Ultra-fast magnetic resonance encephalography of physiological brain activity - Glymphatic pulsation mechanisms?

J Cereb Blood Flow Metab. 2016 Jun;36(6):1033-45. doi: 10.1177/0271678X15622047. Epub 2015 Dec 21.


The theory on the glymphatic convection mechanism of cerebrospinal fluid holds that cardiac pulsations in part pump cerebrospinal fluid from the peri-arterial spaces through the extracellular tissue into the peri-venous spaces facilitated by aquaporin water channels. Since cardiac pulses cannot be the sole mechanism of glymphatic propulsion, we searched for additional cerebrospinal fluid pulsations in the human brain with ultra-fast magnetic resonance encephalography. We detected three types of physiological mechanisms affecting cerebral cerebrospinal fluid pulsations: cardiac, respiratory, and very low frequency pulsations. The cardiac pulsations induce a negative magnetic resonance encephalography signal change in peri-arterial regions that extends centrifugally and covers the brain in ≈1 Hz cycles. The respiratory ≈0.3 Hz pulsations are centripetal periodical pulses that occur dominantly in peri-venous areas. The third type of pulsation was very low frequency (VLF 0.001-0.023 Hz) and low frequency (LF 0.023-0.73 Hz) waves that both propagate with unique spatiotemporal patterns. Our findings using critically sampled magnetic resonance encephalography open a new view into cerebral fluid dynamics. Since glymphatic system failure may precede protein accumulations in diseases such as Alzheimer's dementia, this methodological advance offers a novel approach to image brain fluid dynamics that potentially can enable early detection and intervention in neurodegenerative diseases.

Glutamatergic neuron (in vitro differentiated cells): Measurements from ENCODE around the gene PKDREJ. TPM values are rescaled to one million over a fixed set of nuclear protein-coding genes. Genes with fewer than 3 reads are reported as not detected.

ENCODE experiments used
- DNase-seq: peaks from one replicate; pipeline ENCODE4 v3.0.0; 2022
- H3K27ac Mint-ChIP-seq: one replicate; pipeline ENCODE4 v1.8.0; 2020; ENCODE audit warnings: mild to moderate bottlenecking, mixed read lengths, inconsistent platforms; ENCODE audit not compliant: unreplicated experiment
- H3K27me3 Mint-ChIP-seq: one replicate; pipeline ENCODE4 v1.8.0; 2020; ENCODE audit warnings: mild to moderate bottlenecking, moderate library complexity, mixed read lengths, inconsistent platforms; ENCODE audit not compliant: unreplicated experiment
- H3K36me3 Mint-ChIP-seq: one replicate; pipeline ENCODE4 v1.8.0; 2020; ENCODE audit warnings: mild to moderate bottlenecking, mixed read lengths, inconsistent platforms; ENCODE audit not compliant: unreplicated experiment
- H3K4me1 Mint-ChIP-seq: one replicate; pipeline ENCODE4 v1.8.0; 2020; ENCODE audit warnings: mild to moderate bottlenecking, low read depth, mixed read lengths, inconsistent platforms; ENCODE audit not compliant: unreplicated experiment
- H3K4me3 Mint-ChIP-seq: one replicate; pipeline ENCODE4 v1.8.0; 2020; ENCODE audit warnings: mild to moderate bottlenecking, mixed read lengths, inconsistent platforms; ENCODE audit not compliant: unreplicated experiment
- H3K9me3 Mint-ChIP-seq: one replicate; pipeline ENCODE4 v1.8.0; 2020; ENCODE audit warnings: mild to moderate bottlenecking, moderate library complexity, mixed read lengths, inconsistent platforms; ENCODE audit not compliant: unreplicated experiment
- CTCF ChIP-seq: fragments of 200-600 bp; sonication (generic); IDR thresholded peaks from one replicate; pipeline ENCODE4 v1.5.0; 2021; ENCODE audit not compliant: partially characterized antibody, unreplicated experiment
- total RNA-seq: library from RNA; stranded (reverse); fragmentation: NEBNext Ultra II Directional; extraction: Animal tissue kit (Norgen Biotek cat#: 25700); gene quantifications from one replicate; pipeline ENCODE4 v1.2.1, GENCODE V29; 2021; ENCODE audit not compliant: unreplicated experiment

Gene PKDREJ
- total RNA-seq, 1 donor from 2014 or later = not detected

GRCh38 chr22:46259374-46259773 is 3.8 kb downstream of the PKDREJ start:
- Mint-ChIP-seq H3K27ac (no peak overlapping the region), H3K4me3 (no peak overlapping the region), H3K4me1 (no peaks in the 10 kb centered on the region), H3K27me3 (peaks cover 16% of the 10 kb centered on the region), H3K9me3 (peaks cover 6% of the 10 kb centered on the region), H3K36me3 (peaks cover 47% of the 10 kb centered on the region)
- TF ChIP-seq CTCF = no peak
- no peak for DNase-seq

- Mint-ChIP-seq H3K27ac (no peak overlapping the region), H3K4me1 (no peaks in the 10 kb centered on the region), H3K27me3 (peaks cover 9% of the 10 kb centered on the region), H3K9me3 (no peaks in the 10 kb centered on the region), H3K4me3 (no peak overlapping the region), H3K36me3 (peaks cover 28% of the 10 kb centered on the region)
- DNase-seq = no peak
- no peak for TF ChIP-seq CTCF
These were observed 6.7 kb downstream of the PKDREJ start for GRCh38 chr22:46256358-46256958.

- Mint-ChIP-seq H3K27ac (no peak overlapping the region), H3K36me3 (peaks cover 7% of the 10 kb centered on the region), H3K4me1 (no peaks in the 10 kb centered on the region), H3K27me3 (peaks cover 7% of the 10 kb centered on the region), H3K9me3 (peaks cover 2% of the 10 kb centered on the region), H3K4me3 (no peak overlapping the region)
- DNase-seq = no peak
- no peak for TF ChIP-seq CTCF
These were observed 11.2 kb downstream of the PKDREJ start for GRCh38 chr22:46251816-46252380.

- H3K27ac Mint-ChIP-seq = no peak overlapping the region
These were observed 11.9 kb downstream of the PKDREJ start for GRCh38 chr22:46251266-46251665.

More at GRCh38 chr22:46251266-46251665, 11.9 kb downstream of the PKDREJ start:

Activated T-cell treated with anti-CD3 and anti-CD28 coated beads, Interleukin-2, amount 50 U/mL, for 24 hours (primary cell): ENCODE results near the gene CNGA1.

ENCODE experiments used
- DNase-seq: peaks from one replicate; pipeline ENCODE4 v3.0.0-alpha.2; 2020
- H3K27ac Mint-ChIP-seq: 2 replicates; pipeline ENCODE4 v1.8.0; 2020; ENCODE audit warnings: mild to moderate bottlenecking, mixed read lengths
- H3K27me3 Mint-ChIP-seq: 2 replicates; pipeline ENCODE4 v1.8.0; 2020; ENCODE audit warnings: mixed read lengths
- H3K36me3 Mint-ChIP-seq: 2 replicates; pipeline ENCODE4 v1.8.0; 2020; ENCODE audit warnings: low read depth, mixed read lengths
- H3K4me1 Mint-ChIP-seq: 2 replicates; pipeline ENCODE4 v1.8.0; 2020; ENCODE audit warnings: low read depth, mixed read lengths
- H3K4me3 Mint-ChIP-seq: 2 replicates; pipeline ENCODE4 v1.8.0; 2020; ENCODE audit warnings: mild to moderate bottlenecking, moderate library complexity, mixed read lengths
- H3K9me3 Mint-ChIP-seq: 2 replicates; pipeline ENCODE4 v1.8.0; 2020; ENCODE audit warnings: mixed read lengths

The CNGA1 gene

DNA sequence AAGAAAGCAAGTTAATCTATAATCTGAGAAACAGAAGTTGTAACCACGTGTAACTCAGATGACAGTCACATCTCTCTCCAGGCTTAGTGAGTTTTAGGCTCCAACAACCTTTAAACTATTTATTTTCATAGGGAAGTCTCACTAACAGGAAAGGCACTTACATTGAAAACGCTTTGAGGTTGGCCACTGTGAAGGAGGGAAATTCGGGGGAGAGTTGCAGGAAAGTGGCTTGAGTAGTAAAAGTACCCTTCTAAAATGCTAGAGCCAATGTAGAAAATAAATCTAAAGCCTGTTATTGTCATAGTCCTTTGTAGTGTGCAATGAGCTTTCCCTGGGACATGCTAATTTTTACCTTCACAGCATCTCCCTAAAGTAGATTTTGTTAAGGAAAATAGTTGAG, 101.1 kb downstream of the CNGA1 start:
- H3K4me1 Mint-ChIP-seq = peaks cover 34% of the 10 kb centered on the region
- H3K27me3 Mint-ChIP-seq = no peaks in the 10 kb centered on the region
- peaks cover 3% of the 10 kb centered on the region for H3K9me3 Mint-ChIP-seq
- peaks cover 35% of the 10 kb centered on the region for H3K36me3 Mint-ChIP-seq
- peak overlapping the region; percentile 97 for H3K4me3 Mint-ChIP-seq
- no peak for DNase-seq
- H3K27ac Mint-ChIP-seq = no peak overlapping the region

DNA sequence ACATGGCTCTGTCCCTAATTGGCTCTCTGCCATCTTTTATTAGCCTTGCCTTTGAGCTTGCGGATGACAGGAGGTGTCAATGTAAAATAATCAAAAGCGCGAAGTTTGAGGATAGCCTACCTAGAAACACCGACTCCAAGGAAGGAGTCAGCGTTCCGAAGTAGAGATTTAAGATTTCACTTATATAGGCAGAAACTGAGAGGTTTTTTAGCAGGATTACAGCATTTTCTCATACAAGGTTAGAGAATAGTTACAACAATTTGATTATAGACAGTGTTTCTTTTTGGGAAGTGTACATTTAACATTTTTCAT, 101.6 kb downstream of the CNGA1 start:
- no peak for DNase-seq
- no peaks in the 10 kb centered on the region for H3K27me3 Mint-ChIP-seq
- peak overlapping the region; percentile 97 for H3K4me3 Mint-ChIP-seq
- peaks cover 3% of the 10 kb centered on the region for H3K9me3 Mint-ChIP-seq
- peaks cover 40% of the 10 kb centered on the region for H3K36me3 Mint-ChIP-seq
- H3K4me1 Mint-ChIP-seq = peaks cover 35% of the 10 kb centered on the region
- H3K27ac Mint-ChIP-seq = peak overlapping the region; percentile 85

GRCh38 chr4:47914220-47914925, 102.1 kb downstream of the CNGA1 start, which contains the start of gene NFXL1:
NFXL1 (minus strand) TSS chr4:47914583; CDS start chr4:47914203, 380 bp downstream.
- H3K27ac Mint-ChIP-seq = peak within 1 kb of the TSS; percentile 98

Keywords: Resting state; blood oxygen level dependent; cardiorespiratory; glymphatics; magnetic resonance encephalography.

Publication types

  • Research Support, Non-U.S. Gov't

MeSH terms

  • Adult
  • Brain / blood supply
  • Cerebrospinal Fluid / physiology
  • Cerebrovascular Circulation / physiology
  • Female
  • Humans
  • Magnetic Resonance Imaging / methods*
  • Male
  • Neuroimaging / methods*
  • Pulsatile Flow / physiology*
  • Young Adult